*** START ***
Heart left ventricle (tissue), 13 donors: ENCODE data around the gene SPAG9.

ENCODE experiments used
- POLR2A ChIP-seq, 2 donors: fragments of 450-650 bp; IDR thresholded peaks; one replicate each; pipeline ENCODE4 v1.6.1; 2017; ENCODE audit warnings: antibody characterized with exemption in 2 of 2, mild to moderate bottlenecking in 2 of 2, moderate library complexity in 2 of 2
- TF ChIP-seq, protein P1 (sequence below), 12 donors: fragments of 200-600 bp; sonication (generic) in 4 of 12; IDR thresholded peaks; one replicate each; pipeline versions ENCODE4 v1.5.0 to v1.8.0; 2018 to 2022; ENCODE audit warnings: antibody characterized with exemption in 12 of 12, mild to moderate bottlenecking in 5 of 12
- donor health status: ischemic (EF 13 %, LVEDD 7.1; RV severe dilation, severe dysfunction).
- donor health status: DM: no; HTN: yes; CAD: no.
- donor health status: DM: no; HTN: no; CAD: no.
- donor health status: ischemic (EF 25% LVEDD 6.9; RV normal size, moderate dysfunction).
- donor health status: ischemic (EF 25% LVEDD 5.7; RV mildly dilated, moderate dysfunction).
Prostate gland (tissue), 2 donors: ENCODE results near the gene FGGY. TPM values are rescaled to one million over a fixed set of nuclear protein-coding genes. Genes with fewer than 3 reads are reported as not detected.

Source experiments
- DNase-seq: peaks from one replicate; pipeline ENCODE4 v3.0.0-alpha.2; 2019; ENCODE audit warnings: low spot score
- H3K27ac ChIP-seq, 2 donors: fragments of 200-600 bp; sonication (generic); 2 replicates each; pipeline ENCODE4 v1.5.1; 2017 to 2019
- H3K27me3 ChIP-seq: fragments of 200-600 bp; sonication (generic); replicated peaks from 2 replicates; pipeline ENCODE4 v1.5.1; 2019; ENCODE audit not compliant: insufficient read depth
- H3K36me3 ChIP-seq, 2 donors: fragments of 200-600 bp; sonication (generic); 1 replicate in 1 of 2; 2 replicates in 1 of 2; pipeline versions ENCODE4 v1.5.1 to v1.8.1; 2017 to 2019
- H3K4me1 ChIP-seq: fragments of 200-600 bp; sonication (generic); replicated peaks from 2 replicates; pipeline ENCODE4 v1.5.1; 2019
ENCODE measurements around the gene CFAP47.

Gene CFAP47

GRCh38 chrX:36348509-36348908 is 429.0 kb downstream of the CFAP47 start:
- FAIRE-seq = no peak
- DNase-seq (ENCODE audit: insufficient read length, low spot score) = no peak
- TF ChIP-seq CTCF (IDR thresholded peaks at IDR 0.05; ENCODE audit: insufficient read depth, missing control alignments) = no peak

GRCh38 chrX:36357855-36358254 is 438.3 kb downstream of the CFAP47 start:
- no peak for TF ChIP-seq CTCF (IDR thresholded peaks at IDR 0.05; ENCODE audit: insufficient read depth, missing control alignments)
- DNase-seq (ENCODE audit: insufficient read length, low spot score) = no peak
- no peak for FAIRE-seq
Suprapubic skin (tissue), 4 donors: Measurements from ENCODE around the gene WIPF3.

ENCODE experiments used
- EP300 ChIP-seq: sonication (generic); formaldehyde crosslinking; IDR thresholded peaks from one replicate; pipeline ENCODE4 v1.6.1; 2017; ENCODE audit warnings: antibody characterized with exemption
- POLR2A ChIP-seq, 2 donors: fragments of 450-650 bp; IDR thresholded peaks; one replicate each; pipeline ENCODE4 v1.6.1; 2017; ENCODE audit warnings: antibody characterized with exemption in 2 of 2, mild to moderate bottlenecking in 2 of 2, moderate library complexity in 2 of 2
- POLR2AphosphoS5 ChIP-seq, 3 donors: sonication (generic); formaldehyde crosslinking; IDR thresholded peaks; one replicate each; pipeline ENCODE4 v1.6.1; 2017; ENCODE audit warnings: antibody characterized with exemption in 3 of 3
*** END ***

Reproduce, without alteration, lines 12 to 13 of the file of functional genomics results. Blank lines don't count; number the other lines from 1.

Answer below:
- DNase-seq: peaks from one replicate; pipeline ENCODE4 v3.0.0-alpha.2; 2019; ENCODE audit warnings: low spot score
- H3K27ac ChIP-seq, 2 donors: fragments of 200-600 bp; sonication (generic); 2 replicates each; pipeline ENCODE4 v1.5.1; 2017 to 2019